How Come The Dealer Charged The Wrong Sales Tax?

Illustration for article titled How Come The Dealer Charged The Wrong Sales Tax?
Photo: Raphael Orlove (Jalopnik

As Jalopnik’s resident car buying expert and professional car shopper, I get emails. Lots of emails. I’ve decided to pick a few questions and try to help out. This week we are discussing sales tax on vehicle purchases, and a $20,000-ish sports car that is good for mods.

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First up, why would a dealer charge local sales tax for a customer that is registering the car out of state?

I’m a Denver, CO resident. Last week, I flew to Arizona to buy a car on a great deal and drive it home to Denver. The vehicle was sold by a Kia Dealership.

Regarding taxes, the local Flagstaff tax rate (9.18%) was included on the bill of sale, as well as a $57 AZ registration/license/title fee . The dealership sent me away with a 90-day temp tag. The Denver area tax rate where I live is 8.31%.

Did AZ do the tax collection piece correctly? I’ve purchased other vehicles out of state and other dealers have collected the estimated CO taxes and registration fees to include in the new lien. AZ did things differently and I’m a bit confused.

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Typically you should be paying tax based on where you register the car not where you buy the car. However, this happens frequently with AZ and CA dealers, according to several dealers I have spoken with in both states. They have said that if you purchase a car within the state and are driving it out, they charge you the local sales tax rate. Whereas, if the car were to be bought remotely and shipped out they would either not lump the tax into the purchase or they would roll in your local tax rate.

Since you already paid AZ tax you should not have to pay CO tax, though in this circumstance you paid a higher rate than you normally would have.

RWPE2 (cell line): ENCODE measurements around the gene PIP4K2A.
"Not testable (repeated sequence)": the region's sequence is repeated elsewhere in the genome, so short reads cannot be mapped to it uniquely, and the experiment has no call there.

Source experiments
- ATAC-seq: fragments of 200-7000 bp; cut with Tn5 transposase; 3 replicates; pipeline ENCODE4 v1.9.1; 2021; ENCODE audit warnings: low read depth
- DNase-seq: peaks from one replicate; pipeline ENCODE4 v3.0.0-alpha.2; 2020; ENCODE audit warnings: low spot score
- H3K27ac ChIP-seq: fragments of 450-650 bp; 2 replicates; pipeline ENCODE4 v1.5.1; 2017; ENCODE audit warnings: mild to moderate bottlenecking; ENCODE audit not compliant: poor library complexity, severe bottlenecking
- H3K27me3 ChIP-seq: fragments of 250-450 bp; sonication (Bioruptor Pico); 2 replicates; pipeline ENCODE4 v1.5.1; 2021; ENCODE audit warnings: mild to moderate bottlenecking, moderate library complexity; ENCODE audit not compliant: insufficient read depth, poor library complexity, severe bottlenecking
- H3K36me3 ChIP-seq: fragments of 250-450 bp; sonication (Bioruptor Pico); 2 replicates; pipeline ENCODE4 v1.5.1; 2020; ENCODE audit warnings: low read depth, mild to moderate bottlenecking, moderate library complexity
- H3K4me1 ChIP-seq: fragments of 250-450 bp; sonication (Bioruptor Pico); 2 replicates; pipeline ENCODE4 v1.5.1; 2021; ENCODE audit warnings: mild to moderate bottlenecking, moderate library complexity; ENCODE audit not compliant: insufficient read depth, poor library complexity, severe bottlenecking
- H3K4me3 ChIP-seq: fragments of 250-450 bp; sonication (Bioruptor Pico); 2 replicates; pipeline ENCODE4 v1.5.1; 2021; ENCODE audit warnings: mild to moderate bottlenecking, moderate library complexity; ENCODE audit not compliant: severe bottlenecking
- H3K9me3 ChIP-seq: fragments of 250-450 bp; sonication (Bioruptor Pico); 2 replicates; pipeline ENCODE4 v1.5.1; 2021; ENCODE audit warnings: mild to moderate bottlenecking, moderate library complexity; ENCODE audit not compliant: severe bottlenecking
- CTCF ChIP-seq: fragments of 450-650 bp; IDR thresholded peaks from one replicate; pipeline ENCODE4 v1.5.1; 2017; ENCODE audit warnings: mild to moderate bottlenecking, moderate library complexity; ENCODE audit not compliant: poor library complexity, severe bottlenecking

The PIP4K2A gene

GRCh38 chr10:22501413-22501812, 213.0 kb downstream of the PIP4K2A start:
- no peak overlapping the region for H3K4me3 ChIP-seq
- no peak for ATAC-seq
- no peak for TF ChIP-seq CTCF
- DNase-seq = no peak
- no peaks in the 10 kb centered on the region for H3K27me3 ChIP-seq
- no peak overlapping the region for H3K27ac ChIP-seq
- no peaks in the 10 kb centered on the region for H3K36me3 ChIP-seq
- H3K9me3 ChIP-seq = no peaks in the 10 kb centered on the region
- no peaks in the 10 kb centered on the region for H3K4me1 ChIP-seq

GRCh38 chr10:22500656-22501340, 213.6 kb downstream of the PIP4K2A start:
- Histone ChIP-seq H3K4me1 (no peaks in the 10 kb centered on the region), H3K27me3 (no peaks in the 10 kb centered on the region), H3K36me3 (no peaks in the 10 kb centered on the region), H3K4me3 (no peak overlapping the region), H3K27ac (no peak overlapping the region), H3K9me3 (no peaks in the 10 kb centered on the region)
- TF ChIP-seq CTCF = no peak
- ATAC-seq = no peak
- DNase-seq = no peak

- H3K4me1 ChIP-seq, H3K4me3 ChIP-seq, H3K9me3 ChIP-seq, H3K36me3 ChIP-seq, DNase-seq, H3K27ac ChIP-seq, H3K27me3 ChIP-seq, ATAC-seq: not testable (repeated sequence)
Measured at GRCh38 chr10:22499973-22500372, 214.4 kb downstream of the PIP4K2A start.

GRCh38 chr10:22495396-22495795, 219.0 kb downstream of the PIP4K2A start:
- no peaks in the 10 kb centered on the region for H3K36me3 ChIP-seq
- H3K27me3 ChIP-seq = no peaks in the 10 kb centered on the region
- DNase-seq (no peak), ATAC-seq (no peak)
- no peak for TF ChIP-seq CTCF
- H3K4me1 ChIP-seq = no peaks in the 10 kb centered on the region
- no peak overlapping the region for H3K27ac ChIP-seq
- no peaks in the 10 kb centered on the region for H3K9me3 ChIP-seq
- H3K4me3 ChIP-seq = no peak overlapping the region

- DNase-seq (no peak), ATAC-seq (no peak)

Next, what would be a solid replacement for a 2014 Vette that is reasonably priced and good to modify?

I recently sold my 2014 Corvette and have been sitting on the cash since around July. I don’t need a car right now, but have been looking for something fun and more importantly affordable.

All of the used cars I have seen recently have been 10-20% higher than their KBB values and I am nervous to buy something if it is just going to plummet in a few months. I have been looking in the $20k range for something RWD, manual transmission and less than 80k miles. I’ve looked at MX-5 Miatas, but am worried they don’t have enough HP or the build quality to justify the price.

I’ve looked at used BMW135 and 335s and most I see are either overpriced or have 120k+ miles.

I’ve also looked at Zs, but they are either expensive or high mileage. I do plan to modify which is part of the reason I want something cheaper than the Vette.

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We have a few concerns we are tackling here, cost, size, ability to modify, and resale value. If you plan on modifying the car that conflicts with your desire to maintain resale value, as not only it is it unlikely you will ever recoup those modification costs, in some instances, mods can lower the value of the vehicle. If you like modifying cars to make them faster or suit your tastes, just do so and enjoy the car.

As to the cost and size thing, the turbo-six BMWs are great but can be risky with higher-mile examples, and since you drove a Vette, I don’t think the Miata is going to give you the performance you are looking for.

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I’m sure the readers will chime in with some excellent solutions, but my suggestion would be an EcoBoost Mustang. It’s a tad smaller than the Vette but more practical. You can find low-mile examples within your budget zone and there is some great aftermarket support to make those already quick cars quite a bit faster.

Got a car buying conundrum that you need some assistance with? Email me at tom.mcparland@jalopnik.com!

Tom is a contributing writer for Jalopnik and runs AutomatchConsulting.com. He saves people money and takes the hassle out of buying or leasing a car. (Facebook.com/AutomatchConsulting)

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DISCUSSION

SBA Shilling For Big Hydrogen

On the Sales Tax issue, strictly speaking the Reciprocity Agreements between the states let their respective State Treasurers sort it out.

When the buyer presents his paperwork to his home state, proving he paid Arizona’s outrageous sales tax, his local DMV is supposed to credit him the full amount he paid— in the reconciliation for the title and registration fees. At the end of the day his net Sales Tax bill should only be the applicable sales tax be where he registers the car. I know that sounds weird but the interstate system is supposed to allow his home state treasury to “collect” it back from Arizona in this case.

If he didn’t get his full credit when he registered at home? The system failed.